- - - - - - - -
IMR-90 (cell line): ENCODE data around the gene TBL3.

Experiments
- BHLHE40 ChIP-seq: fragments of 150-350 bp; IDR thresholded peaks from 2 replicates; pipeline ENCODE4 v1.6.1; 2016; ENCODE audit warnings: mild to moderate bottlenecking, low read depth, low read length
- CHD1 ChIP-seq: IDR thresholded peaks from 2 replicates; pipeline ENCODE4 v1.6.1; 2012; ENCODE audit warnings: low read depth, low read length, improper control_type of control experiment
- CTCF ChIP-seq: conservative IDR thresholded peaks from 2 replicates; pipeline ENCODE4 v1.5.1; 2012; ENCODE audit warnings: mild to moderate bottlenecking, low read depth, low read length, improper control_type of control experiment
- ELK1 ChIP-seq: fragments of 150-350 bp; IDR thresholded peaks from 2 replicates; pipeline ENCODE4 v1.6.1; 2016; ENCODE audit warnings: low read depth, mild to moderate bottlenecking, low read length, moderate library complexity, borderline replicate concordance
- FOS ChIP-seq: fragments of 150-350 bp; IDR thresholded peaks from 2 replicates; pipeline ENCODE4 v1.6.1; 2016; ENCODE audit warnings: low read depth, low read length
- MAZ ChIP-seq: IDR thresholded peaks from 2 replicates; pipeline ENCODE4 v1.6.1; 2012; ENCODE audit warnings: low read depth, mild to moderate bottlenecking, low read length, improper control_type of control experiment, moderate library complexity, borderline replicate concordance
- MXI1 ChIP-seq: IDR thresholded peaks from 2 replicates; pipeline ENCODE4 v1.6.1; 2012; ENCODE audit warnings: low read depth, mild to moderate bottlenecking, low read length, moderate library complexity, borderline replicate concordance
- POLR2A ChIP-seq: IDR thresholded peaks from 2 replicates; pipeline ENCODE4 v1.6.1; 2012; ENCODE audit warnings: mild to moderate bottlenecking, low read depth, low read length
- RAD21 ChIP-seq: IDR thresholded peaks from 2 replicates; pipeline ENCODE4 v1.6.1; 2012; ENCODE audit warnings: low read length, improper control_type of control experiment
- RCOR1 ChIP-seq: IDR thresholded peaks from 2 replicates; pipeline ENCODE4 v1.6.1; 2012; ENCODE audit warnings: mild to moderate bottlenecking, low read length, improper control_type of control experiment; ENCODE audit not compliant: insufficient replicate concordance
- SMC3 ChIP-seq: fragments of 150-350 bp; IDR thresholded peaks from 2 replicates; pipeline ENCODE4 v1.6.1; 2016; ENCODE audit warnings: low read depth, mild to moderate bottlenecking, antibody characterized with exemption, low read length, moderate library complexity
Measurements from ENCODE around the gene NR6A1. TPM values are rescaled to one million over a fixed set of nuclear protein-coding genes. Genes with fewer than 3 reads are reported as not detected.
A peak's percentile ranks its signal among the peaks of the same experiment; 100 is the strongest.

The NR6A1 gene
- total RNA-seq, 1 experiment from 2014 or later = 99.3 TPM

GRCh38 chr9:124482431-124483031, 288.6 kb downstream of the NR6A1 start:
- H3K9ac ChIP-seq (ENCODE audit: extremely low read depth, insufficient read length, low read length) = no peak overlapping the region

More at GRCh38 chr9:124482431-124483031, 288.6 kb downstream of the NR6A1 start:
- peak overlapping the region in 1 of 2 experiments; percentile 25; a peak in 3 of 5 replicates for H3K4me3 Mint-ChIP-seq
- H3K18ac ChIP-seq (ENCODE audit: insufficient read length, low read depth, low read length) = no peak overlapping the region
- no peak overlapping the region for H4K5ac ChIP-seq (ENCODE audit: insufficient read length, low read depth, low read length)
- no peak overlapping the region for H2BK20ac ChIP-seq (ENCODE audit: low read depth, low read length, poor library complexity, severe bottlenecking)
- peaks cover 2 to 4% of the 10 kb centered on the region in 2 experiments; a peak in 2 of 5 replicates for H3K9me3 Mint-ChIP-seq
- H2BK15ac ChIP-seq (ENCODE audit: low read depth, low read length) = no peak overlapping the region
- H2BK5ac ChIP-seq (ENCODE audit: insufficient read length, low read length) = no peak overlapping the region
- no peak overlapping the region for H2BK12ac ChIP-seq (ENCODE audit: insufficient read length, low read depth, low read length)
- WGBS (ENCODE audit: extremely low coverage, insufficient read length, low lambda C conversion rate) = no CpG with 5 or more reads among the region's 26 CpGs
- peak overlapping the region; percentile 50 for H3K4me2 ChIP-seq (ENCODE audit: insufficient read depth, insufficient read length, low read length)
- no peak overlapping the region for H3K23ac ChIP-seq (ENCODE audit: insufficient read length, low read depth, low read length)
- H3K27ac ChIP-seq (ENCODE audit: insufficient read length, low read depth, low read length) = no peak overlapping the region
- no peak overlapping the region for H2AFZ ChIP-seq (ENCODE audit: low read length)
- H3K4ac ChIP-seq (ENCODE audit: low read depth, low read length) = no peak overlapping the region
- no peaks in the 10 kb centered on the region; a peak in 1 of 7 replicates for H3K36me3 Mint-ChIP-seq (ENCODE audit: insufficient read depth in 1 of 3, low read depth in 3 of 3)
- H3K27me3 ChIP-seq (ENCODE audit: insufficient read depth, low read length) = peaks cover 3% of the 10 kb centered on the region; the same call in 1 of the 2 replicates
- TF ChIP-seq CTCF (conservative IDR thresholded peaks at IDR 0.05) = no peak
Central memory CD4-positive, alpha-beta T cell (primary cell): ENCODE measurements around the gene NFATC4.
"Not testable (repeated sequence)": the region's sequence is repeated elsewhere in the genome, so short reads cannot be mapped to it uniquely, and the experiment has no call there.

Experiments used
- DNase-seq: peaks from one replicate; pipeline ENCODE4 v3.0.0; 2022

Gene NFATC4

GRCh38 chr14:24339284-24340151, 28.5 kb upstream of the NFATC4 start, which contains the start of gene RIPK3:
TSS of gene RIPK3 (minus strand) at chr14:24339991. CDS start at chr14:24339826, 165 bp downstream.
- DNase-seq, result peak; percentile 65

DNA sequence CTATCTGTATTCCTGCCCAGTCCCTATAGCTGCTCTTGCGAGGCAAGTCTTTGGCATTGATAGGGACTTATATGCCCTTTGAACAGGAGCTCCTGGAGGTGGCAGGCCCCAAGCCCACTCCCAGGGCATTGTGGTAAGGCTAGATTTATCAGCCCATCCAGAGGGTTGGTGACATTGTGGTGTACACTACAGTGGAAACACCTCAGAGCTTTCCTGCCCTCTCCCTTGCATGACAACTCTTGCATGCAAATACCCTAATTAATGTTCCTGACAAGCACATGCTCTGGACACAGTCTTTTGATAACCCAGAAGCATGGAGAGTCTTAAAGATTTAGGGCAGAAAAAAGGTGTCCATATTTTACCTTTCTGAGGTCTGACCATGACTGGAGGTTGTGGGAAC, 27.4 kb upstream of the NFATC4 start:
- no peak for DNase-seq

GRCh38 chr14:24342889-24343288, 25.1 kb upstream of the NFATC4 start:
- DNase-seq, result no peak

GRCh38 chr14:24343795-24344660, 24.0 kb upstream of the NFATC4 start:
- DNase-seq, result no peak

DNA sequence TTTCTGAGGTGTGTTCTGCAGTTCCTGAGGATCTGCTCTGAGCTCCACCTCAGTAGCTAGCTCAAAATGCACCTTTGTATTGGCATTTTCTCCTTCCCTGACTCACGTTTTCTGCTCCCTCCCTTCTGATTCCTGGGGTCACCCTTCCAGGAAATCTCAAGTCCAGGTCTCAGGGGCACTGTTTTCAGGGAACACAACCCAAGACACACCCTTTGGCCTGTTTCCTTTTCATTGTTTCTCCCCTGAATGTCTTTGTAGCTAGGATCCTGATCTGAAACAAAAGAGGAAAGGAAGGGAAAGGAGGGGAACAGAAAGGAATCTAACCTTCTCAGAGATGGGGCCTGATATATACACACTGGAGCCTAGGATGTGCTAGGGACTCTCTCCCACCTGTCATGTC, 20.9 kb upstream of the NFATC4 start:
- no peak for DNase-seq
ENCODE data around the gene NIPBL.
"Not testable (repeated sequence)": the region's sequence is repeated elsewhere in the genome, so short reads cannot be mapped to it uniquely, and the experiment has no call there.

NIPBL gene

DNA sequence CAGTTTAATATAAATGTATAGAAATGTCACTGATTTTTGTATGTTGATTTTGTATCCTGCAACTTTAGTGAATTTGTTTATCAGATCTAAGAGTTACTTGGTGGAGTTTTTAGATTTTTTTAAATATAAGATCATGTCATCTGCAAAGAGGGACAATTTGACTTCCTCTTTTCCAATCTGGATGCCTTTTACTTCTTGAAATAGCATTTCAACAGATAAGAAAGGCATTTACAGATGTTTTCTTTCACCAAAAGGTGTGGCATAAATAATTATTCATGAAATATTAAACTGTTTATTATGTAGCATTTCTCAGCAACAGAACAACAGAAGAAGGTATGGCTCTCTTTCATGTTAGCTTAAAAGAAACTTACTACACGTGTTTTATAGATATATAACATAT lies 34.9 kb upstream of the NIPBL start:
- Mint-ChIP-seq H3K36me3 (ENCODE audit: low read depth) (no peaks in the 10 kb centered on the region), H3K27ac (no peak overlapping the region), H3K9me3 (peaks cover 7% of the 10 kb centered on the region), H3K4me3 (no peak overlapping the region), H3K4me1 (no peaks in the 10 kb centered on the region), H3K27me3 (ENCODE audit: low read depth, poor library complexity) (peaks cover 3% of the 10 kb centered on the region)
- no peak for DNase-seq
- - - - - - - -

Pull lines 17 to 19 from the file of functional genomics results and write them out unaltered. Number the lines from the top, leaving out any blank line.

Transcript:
- total RNA-seq, 1 experiment from 2014 or later = 99.3 TPM

GRCh38 chr9:124482431-124483031, 288.6 kb downstream of the NR6A1 start:
- H3K9ac ChIP-seq (ENCODE audit: extremely low read depth, insufficient read length, low read length) = no peak overlapping the region